Today I had the pleasure of visiting the University of Laussane, Switzerland to see an exhibit on Hungarian architect Yona Friedman, called the Genesis of a Vision. I’m certainly no expert on Mr. Friedman’s work, but I found the exhibit interesting coming from the perspective of someone who designs space with information.
There were a number of parallels between the way Friedman communicates his ideas and the way Information Architects work, including the use of storytelling, participatory design, standards development and an emphasis on empathy throughout the process. What makes Friedman interesting however is a recurring theme that users should be able to design, and furthermore modify, their own spaces.
Many of the ideas in the work go a beyond the architecture of a single dwelling or structure – including plans for neighbourhoods built on planes as well as large scale urban design with movable dwellings suspended from grids above.
In Friedman’s work “Mobile Architecture” means creating spaces that people can take with them. Independent dwellings that can be easily moved to and can function well in new contexts. Today living in a new place in the physical world means leaving our current dwelling and creating a new home in a new dwelling. Dwellings generally found in skyscrapers and urban sprawls.
Things are the same in the virtual world. Our digital identities, the content we’ve posted, our social network and other digital belongings do not follow us from one home to another. We maintain a separate user account for each network or system we reside in, each with its own association of data, media and communication channels.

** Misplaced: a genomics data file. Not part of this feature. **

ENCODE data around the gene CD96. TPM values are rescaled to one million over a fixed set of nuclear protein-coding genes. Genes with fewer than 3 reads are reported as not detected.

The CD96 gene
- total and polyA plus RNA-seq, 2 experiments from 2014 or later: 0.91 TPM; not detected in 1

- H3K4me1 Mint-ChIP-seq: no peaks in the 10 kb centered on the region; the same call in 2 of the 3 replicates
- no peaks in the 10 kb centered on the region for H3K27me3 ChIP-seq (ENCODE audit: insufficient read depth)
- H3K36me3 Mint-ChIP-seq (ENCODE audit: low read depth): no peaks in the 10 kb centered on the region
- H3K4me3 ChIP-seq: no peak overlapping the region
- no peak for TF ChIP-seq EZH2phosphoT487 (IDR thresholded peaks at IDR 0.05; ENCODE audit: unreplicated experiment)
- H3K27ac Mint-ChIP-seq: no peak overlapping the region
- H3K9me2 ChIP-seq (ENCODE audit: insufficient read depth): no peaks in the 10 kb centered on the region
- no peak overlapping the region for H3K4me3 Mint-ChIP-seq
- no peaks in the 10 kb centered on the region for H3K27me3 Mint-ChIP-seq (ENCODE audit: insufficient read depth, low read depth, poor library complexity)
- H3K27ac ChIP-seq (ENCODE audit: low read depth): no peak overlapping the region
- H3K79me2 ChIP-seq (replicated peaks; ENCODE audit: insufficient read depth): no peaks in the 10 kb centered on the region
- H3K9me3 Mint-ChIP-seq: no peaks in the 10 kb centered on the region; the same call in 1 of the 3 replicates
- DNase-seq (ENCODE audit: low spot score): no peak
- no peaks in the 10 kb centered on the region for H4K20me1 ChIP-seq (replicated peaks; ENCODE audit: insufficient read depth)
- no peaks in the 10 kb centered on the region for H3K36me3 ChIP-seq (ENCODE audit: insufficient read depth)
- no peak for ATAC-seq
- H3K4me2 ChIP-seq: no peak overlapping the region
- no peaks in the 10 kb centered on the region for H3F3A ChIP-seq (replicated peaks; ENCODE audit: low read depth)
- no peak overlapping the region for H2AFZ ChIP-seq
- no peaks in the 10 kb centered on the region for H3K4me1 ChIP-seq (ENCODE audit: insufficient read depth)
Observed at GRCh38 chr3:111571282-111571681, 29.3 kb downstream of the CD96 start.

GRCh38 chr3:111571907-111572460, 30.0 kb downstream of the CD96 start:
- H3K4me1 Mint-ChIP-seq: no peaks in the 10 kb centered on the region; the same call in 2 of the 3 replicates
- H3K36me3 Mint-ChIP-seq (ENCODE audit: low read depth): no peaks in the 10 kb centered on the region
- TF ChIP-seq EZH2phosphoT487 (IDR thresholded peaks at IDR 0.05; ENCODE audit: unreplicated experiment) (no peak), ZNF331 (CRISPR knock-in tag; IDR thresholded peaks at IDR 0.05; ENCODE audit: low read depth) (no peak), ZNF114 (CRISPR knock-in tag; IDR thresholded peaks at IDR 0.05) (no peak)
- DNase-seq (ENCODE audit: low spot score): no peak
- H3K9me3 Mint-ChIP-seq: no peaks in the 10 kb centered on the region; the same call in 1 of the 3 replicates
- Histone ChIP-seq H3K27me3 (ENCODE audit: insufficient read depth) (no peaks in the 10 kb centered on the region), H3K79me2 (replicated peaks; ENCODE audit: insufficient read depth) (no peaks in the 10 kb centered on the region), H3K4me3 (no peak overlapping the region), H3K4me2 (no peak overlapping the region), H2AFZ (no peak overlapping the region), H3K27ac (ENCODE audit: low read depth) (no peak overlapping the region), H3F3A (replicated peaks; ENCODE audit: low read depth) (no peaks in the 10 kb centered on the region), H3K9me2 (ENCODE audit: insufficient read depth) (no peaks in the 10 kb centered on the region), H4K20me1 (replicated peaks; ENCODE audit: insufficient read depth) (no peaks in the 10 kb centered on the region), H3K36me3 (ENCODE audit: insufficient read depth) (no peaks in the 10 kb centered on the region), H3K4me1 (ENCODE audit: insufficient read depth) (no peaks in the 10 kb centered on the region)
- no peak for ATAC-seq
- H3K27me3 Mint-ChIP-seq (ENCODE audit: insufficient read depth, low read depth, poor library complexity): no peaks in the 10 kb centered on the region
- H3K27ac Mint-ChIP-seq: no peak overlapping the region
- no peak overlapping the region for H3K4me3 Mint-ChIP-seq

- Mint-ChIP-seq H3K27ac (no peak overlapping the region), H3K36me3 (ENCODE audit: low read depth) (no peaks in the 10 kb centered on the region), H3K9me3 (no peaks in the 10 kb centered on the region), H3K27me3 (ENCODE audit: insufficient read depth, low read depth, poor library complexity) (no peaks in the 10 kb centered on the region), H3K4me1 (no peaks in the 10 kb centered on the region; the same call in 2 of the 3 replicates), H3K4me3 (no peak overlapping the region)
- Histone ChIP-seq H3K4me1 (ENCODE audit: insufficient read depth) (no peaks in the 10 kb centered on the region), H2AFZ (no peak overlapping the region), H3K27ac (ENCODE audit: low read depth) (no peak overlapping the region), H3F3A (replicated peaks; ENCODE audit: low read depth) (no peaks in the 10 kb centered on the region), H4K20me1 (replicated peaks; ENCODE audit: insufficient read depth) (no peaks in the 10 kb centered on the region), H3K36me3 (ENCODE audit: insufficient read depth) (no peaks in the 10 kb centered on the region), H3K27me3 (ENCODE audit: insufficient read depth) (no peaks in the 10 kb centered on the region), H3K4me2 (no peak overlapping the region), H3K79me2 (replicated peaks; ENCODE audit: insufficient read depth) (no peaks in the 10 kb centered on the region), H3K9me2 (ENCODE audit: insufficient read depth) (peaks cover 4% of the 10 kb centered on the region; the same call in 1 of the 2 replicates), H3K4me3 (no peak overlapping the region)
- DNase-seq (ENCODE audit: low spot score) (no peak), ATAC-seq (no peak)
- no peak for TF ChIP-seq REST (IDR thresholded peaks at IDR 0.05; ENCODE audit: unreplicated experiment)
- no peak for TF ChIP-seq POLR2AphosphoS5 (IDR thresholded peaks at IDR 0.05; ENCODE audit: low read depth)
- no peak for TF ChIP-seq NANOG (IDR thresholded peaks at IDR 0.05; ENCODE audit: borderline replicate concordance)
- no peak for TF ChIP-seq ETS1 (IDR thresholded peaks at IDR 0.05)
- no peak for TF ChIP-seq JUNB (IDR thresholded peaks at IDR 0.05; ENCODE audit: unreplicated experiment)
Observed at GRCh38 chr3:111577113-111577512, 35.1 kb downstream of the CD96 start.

Most of Friedman’s work has yet to be built – and it may be some time before it is. Yet the body of work offers some potential solutions for our expanding population and the increasingly complex interactions found in the digital world.
If we apply the ideas in Friedman’s work to the metaphor of information architecture we are left with questions about the design of the greater communities and places we inhabit on the web. Rather than focusing our effort on building and refining skyscrapers and walled gardens, it’s time we started thinking horizontally – working on the spaces between the places we live in.
We are witnessing the transition from the Web of Documents towards the Web of Data, otherwise known by some as Web 3.0. While it is still open to debate whether linked open data and semantic markup will ever be fully utilized, we are definitely seeing progress in recent years with linked data from sources like DBPedia and semantic markup such as rich snippets appearing on the results pages of major search engines.
Data that is linked (i.e. defined and structured the same way across different datasets) effectively creates a set of grids upon which other structures such as websites can be built and individuals or organisations can move between. Semantic markup creates similar links between the digital structures we’ve built. To me, these two concepts reflect a bit of Friedman’s thinking as applied to information architecture.
The digital world has developed at a breakneck pace, and the rate of it’s development is accelerating beyond that of the physical world. This gives us a unique opportunity to experiment and do things differently. Information Architects now have the opportunity to work on the spaces between our digital structures, rather than on the traditional, solitary and immovable structures we’ve inhabited so far.